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  1. #61  
    Yaz, I'd say the iPaq was built for you. I'm rather surprised there is a VisorCentral at all, really. We demand a lot from our PDA's that could (conceivably) be better served by a PDA with faster processors, bigger programs, and general feature bloat. Instead, this OS that is designed for the least technical among us, manages to handle the demands we put on it (for the most part). I think that's a sign of a well-designed OS.

    When the dust clears, I still really only NEED a pda. I don't need a handheld computer. Just something to get me by until I can get back to my computer and post on VC. Its ability to keep me amused and away from my computer longer is a bonus.
    I've decided to become enigmatic.
  2. Rob
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    Originally posted by dalamar70

    But as I said before, you won't get stuck with new features that don't pan out. What if the HE330 is a flop and nobody uses or programs for a 240x160 Palm screen anymore? Fat lot of good that "innovation" does you. Innovation can be a dangerous thing. Agenda is really brave in making an "innovative" Linux PDA, but come on. How many of you are secretly laughing at them?
    I'm not defending the m505 itself, but I'm saying that innovation for the sake of innovation is overrated in the marketplace. Look at the new iBook. There is NOTHING special about it that can't be found somewhere else, but the package as a whole will probably sell like hotcakes (where the heck does that analogy come from anyway).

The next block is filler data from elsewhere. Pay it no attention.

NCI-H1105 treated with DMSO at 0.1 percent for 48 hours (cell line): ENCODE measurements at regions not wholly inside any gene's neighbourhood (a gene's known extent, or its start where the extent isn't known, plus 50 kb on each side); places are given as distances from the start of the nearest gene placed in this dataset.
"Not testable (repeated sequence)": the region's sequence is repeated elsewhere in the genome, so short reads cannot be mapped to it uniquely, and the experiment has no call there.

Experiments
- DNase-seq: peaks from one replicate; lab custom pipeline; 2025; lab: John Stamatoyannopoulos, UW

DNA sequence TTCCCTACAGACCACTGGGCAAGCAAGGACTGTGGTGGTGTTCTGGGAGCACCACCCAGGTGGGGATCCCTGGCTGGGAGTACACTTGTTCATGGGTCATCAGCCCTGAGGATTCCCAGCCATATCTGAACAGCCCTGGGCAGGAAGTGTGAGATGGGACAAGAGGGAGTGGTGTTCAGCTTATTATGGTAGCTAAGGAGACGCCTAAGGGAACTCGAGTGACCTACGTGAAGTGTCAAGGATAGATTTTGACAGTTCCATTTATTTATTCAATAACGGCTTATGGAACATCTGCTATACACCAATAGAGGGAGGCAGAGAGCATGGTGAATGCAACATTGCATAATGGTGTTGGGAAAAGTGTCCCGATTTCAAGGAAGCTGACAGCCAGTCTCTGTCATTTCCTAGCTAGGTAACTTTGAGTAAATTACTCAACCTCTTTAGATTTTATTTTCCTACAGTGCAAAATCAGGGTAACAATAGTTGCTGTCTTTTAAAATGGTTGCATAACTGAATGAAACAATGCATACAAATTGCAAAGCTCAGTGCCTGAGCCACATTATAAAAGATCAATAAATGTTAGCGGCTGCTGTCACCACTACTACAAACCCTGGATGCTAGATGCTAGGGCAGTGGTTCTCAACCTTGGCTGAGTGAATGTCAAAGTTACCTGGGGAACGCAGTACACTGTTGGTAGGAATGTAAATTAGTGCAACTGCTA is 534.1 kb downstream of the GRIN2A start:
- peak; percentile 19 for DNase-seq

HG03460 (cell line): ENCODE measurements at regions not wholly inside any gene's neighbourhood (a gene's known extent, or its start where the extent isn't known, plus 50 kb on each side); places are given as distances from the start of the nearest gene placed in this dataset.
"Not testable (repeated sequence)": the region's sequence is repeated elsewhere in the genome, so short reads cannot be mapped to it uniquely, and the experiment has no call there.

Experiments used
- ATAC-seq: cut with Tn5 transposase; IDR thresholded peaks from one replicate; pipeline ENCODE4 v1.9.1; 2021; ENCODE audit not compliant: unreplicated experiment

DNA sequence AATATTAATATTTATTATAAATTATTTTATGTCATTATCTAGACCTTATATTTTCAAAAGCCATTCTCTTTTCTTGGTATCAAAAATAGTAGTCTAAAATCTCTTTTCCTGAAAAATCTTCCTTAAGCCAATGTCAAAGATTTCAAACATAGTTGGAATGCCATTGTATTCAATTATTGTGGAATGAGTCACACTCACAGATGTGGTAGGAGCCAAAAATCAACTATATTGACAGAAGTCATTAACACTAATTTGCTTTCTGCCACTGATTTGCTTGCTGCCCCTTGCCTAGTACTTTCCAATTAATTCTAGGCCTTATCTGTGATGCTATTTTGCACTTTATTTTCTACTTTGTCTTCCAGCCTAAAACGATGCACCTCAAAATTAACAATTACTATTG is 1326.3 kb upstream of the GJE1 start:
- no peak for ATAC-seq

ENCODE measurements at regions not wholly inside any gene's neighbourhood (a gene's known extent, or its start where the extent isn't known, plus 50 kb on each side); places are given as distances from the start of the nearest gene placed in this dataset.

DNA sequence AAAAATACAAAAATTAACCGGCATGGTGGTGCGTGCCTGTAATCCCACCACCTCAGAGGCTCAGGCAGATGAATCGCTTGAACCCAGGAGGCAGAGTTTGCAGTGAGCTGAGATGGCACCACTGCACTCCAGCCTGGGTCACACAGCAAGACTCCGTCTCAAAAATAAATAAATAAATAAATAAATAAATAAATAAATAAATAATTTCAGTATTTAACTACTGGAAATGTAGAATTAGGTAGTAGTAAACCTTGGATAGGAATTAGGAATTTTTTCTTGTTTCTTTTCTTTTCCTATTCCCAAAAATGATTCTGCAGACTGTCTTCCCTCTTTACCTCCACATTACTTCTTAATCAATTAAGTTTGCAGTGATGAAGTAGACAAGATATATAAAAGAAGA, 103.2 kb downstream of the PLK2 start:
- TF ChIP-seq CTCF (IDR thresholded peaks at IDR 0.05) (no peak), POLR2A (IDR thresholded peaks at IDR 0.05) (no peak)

Most PCs are basically just parts from different manufacturers slapped together, but companies like Dell were still making pretty good money (for a while).
    I think dalamar's on the right track here. For example, even if you consider the HandEra's soft graffiti area to be innovative, what if Palm and/or other licensees end up using a different method for supporting higher screen resolutions in the future? How many developers do you think are waiting to see what Palm does in this area? And consider how slowly the 16-bit color of Handspring's has been adopted by developers -- don't you think that rolling this into the core OS has made developing for 16-bit color more attractive? There are always risks associated with being on the bleeding edge -- as gamblers^H^H^H^H^H^H^Hinvestors in the high tech industry are well aware. That doesn't mean that there's no place for innovative licensees. I does, however, mean that Palm plays an important roll in 'slowly' integrating proven technologies into the core OS. If you want an analogy, it's like the states being the 'cradle' of democratic experimentation -- things that work locally can then be applied nationally; things that don't pan out serve as a useful learning tool for least, that's the theory. (and yes, I know the analogy's a stretch, but the concept is the same). I for one am grateful that Palm resists the tempation to 'innovate' too quickly -- it needs to chart a long term course for the OS, not just appease the short-term demands of power users and PDA enthusiasts like ourselves. Of course, that puts them in something of a bind on the hardware side of things, but I guess those are the costs of shepherding the OS...
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